Seattle Animal Shelter Sees Influx of Sick and Injured Pets As Recession Takes Toll on Veterinary Spending

As has been widely reported, the recession has led to many more pets being dumped on shelters around the country. The Seattle Animal Shelter has not been experiencing that, according to spokesperson Kara Main-Hester. But it has noticed an equally disturbing trend.

The city-run shelter is getting more animals than ever before with serious medical problems. Main-Hester chalks up the problem to people not being able to pay potentially steep veterinary bills. That's consistent with national surveys showing that some pet owners are spending less on veterinary care even for serious problems.

Main-Hester estimates that the Seattle shelter receives five or six sick or injured animals every month, whereas it used to see such animals only occasionally.

A few months ago, for instance, the Seattle Animal Shelter got a call about four dogs that had been found at a South Seattle home. Their owners, who had been squatting at the home, left in a hurry--sans dogs--after being tipped off that police were on the way. All the dogs seemed to have been neglected: poorly fed and "just really dirty," says shelter spokesperson Kara Main-Hester. But one dog, a brown pit bull whom the shelter subsequently named Bambina (pictured above), was in particularly poor health. She's about to undergo a $2,000 surgery for torn Achilles tendons and weak knees on both legs.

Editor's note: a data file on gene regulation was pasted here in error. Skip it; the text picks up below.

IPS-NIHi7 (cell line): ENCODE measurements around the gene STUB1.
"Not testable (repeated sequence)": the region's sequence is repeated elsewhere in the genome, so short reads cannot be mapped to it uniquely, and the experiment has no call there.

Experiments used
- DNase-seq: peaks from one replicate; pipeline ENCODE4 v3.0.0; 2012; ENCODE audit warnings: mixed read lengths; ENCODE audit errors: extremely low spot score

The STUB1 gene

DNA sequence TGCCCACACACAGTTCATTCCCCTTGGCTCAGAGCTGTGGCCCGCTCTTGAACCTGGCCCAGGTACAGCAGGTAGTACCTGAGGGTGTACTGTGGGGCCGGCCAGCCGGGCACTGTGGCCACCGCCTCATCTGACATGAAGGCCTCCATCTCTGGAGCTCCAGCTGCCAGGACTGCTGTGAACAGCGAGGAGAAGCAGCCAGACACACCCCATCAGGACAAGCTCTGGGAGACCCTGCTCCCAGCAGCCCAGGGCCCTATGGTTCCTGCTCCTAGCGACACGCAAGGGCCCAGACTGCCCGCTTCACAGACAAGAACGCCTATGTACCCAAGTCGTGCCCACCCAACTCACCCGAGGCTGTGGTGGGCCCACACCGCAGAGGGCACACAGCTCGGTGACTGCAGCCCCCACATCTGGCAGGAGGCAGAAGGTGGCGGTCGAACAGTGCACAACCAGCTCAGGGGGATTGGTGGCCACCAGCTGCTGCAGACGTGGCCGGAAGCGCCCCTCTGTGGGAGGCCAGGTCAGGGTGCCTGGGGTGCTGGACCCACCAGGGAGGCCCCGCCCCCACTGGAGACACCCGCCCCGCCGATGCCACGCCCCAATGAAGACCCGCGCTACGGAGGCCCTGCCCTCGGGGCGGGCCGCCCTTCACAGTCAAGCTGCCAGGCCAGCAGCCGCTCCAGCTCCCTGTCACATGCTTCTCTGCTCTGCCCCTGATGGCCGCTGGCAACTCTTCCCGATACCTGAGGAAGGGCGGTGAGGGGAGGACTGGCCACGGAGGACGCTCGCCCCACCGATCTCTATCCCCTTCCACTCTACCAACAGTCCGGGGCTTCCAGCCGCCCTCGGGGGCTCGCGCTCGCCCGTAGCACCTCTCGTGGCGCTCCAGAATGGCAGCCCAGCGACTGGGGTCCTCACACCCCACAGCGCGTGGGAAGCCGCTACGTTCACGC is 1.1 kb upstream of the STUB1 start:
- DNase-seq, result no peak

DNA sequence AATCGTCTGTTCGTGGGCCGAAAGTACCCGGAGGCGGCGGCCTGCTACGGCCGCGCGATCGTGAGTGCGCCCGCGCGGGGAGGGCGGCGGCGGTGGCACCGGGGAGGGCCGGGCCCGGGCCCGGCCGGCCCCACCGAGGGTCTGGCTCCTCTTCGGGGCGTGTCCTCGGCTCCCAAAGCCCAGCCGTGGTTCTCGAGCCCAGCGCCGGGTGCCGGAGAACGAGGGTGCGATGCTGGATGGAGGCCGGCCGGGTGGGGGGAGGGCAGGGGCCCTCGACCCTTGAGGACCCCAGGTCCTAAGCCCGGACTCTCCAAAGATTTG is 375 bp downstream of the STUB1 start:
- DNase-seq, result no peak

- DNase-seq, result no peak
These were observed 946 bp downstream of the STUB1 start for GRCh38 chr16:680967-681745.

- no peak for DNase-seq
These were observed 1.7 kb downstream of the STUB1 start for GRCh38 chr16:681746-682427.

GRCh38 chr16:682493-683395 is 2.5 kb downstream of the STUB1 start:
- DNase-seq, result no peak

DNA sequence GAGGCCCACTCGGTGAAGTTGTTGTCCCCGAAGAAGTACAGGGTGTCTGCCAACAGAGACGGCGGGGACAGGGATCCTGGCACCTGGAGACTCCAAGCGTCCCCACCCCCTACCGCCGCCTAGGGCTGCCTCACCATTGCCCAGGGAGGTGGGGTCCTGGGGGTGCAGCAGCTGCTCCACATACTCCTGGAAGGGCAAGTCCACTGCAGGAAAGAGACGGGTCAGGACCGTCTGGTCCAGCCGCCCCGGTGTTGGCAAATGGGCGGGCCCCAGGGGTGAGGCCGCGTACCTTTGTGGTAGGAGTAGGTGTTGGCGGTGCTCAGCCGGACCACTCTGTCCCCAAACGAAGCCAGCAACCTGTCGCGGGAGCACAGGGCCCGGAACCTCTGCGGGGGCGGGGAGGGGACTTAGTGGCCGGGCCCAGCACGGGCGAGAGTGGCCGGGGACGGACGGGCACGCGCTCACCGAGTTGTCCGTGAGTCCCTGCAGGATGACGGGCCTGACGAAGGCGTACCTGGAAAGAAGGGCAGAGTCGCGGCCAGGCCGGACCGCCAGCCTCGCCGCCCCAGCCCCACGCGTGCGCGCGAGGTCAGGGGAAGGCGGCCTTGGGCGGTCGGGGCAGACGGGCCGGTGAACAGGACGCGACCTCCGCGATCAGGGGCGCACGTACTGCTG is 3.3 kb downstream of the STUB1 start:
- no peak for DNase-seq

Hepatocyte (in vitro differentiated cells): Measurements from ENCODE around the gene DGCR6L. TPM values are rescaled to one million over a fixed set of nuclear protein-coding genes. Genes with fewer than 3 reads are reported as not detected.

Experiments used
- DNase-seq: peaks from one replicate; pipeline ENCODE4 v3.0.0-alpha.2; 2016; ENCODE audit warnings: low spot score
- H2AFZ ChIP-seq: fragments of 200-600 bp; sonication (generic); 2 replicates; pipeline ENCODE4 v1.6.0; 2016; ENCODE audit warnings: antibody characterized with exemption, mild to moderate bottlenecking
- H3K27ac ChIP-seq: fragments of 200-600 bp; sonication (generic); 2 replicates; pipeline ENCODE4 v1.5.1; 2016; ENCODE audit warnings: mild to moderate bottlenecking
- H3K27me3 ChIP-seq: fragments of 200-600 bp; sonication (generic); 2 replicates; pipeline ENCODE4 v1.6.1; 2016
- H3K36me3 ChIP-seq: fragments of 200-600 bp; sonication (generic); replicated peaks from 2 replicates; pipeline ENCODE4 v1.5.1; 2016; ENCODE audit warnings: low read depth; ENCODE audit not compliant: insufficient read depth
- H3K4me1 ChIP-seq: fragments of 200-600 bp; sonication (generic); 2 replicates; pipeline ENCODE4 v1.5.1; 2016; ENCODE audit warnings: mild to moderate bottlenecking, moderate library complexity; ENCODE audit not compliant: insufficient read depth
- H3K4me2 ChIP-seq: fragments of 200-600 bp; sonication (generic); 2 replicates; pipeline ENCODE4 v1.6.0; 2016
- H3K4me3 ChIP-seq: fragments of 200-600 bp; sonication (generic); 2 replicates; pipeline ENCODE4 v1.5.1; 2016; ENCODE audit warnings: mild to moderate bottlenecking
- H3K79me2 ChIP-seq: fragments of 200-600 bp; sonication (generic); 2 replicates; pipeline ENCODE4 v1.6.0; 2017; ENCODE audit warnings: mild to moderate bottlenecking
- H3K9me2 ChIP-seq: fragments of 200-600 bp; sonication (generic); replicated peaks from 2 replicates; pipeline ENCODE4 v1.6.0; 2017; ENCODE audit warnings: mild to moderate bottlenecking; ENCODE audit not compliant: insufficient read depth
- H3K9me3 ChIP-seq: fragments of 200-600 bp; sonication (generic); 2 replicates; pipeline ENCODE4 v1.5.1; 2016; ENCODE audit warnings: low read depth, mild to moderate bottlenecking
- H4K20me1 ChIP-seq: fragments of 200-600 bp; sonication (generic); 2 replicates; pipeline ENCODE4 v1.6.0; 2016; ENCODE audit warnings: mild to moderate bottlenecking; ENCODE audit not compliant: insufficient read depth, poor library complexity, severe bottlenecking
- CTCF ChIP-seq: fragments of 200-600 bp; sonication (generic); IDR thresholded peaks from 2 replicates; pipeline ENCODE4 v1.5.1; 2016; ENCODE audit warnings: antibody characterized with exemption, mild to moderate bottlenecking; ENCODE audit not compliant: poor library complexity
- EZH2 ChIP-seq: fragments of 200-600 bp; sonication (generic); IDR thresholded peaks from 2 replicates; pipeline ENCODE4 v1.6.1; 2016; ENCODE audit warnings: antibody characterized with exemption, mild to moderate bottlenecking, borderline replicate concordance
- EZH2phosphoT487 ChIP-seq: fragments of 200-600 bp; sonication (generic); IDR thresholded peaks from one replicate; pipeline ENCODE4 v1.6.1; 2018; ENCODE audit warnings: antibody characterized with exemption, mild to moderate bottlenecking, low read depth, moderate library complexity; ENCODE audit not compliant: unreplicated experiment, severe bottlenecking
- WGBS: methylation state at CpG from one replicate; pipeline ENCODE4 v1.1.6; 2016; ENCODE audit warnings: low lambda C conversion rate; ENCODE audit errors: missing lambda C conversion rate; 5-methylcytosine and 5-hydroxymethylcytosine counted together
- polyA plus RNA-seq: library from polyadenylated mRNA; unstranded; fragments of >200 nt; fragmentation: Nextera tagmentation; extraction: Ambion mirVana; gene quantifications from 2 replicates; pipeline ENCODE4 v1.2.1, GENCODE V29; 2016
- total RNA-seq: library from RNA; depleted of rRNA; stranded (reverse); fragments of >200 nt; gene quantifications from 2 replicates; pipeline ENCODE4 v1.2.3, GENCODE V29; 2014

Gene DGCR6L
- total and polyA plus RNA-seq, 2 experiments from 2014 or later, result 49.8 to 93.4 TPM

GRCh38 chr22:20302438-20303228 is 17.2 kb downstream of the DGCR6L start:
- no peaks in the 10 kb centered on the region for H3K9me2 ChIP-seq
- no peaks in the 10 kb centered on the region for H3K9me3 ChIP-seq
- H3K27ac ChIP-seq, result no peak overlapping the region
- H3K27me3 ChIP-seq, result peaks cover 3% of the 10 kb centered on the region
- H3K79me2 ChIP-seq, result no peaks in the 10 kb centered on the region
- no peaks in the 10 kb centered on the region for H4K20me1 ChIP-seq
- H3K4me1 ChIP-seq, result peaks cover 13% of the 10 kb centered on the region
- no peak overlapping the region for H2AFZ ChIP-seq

On other occasions, pet owners have themselves turned in their animals, explaining that they can't pay the medical bills. In yet other cases, the shelter will hear from veterinary offices, where injured animals have been abandoned.

That's how Susanna recently wound up at the shelter. The black and white pit bull had been hit by a car on Rainier Ave. S., Main-Hester recalls. A Good Samaritan brought the dog to a veterinarian, who discovered that one of Susanna's legs was badly broken. The vet tracked down the owner through the dog's implanted microchip. But the owner never returned the vet's phone call, so the vet called the shelter. Main-Hester says Susanna will need either a rigorous course of physical therapy or surgery likely to cost between $1,000 and $2,000.

A committee at the shelter decides whether animals will receive medical care or be euthanized, according to Main-Hester. She adds that the shelter rarely opts for the latter, doing so mostly in cases where animals are really old or their prognosis is poor. The shelter spent $100,000 last year on medical bills, up by about 10 percent from the year before.

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